If you are an active person, or enjoy playing sports, you are automatically more prone to injury. Due to overuse, trauma, and excessive stress, our musculoskeletal system – made up of tendons, ligaments, bone, muscles, nerves, and connective tissues – can experience exhaustion and irritation. This is especially true for the hands and elbows, where repetition or whipping motions can lead to injury.
If the outer part of your elbow hurts and is tender to your touch, especially when you grip or lift objects, you may have a condition called tennis elbow. Tennis elbow, also known as lateral epicondylitis, is a repetitive strain injury (RSI), that occurs when the tendons in the forearm bone to the outer part of the elbow become weak due to extra stress placed on the arm, forearm, and hand muscles.
With a condition called tennis elbow, you might think that it only happens to tennis players, right? The answer is no, as tennis elbow is nothing more than a fancy name for a painful condition that is experienced by people every year. But yes, tennis players are certainly susceptible to this injury based on the repetition and force of the swings involved, but this is very similar to other sports.
Anyone that participates in vigorous activities requiring repetitive use of their hands, elbow, arm, or wrist is at risk of developing tennis elbow. In fact, it can be entirely unrelated to sports, and may be associated with repetitive motions at work, or from a hobby like gardening.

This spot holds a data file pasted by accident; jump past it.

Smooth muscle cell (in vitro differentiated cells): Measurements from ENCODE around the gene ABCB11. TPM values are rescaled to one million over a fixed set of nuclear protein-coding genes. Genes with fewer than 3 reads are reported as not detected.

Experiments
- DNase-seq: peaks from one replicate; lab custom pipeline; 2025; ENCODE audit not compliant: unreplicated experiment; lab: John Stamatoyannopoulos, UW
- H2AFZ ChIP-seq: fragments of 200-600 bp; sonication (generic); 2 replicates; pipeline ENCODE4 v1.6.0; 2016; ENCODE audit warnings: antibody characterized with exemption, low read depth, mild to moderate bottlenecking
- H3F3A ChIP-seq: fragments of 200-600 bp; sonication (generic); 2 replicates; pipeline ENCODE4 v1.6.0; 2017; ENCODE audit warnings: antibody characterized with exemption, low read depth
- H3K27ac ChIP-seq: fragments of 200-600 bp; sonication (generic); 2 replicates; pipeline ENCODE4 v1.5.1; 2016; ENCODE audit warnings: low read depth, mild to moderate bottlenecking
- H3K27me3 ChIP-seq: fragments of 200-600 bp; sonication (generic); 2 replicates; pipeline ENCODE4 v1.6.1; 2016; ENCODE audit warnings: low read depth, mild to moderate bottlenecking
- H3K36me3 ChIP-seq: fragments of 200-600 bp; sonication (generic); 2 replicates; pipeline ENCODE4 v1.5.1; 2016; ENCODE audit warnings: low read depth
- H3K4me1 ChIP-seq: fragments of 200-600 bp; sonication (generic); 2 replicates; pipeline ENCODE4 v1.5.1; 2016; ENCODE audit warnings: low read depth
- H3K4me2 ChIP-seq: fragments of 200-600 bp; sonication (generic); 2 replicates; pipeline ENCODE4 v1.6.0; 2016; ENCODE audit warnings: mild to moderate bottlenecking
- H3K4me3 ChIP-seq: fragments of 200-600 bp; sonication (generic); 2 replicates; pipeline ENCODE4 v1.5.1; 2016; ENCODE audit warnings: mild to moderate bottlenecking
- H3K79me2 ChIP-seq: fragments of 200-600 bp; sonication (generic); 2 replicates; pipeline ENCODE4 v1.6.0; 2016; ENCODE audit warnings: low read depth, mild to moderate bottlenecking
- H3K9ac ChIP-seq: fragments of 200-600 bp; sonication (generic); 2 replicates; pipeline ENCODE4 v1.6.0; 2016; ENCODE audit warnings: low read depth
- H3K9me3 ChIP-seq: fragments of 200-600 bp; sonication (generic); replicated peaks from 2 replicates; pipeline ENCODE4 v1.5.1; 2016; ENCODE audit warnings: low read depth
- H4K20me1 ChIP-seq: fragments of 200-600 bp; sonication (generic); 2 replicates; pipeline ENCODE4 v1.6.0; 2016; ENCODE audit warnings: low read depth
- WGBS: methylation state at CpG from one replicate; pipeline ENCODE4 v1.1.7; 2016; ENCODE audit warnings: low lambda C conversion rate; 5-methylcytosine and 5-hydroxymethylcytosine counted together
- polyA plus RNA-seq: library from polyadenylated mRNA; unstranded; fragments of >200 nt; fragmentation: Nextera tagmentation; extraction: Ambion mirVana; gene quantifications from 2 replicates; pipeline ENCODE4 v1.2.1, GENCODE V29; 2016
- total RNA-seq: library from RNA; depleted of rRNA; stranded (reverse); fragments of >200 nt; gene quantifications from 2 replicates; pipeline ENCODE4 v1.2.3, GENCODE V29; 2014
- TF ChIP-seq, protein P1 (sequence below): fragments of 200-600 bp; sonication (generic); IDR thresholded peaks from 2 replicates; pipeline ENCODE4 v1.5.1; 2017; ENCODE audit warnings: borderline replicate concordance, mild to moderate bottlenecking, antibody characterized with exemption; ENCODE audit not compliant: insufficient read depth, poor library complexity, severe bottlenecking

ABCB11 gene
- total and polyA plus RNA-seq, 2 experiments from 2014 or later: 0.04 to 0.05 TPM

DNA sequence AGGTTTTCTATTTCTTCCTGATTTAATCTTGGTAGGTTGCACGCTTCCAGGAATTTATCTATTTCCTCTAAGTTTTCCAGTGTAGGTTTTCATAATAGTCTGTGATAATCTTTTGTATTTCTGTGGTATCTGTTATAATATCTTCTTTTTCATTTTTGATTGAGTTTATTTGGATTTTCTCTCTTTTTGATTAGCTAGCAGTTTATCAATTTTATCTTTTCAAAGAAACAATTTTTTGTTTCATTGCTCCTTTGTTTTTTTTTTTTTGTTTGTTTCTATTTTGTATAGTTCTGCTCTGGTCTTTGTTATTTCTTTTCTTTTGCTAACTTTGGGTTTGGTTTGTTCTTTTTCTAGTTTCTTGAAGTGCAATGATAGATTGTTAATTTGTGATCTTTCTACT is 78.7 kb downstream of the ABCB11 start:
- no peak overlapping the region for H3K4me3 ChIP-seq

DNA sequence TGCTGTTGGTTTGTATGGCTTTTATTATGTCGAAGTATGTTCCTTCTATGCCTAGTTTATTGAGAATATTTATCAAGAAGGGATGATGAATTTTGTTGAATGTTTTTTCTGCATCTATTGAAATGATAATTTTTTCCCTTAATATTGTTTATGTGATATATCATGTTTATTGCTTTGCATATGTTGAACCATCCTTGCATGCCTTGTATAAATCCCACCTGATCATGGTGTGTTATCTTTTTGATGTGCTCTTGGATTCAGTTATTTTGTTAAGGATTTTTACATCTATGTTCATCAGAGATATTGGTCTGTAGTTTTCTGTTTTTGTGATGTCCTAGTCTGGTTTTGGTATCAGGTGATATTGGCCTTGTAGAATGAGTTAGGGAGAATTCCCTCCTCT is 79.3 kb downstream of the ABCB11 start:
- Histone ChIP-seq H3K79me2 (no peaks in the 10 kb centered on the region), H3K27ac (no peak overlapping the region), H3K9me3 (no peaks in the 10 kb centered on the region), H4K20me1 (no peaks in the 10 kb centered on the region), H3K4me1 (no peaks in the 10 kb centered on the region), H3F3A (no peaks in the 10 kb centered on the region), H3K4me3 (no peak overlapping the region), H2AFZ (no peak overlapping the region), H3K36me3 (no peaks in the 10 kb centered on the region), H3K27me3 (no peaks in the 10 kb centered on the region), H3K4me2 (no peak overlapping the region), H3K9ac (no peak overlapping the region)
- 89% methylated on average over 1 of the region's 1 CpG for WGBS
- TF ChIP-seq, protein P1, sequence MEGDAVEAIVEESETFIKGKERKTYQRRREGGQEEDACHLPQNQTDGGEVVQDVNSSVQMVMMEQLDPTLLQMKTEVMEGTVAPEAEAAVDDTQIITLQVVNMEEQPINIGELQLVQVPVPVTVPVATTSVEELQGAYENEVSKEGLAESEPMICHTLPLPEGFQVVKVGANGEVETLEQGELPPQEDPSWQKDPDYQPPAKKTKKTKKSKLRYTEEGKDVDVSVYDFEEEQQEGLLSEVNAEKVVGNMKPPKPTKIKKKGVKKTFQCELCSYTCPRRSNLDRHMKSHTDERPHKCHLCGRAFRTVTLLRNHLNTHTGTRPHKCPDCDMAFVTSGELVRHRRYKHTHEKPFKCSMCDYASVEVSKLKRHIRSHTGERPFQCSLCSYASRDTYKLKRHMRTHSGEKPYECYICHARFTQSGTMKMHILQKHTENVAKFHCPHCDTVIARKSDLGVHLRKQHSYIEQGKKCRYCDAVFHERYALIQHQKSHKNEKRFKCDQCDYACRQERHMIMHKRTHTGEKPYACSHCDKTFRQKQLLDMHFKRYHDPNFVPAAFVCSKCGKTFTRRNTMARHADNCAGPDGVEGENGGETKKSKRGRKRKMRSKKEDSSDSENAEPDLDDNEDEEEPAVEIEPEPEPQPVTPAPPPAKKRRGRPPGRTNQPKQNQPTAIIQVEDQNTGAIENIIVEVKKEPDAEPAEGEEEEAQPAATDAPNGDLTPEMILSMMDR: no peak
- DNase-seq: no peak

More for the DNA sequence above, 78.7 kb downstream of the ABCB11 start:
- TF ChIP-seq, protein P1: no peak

In fact, while this condition earned its name because hitting tennis balls around was the original main cause, these days tennis elbow is now most commonly caused by using the computer. As well, carpenters, contractors, athletes, musicians, cooks, and factory workers, who constantly are using their arms and hands, are all susceptible to the same kinds of risk for developing the condition, so don’t write it off simply because you don’t play tennis or any other sport.
If you may be experiencing tennis elbow, your best bet is to seek attention from a doctor. Medications may help, but they tend to only be a temporary pain reliever. Fortunately, surgery is not necessary to treat most cases of tennis elbow, and only extreme cases will need it. The following treatments are far more common and usually effective:
· Physical therapy, which utilizes exercises to stretch and strengthen your forearm muscles
· Durable Medical Equipment (DME), including bracing to stabilize the elbow
· Cold and hot therapy to relieve pain and inflammation
· Anti-inflammatory medications
· Steroid and cortisone injections to relieve pain
· Resting the area for a while to let inflammation go downTake this advice with a grain of salt, however, as you should always seek an orthopedic doctor for a thorough exam to rule out any serious injury or condition first. If you are experiencing pain and discomfort in your hands, elbow, or another joint, call Colorado Center of Orthopaedic Excellence in Colorado Springs at (719) 623-1050 or request an appointment online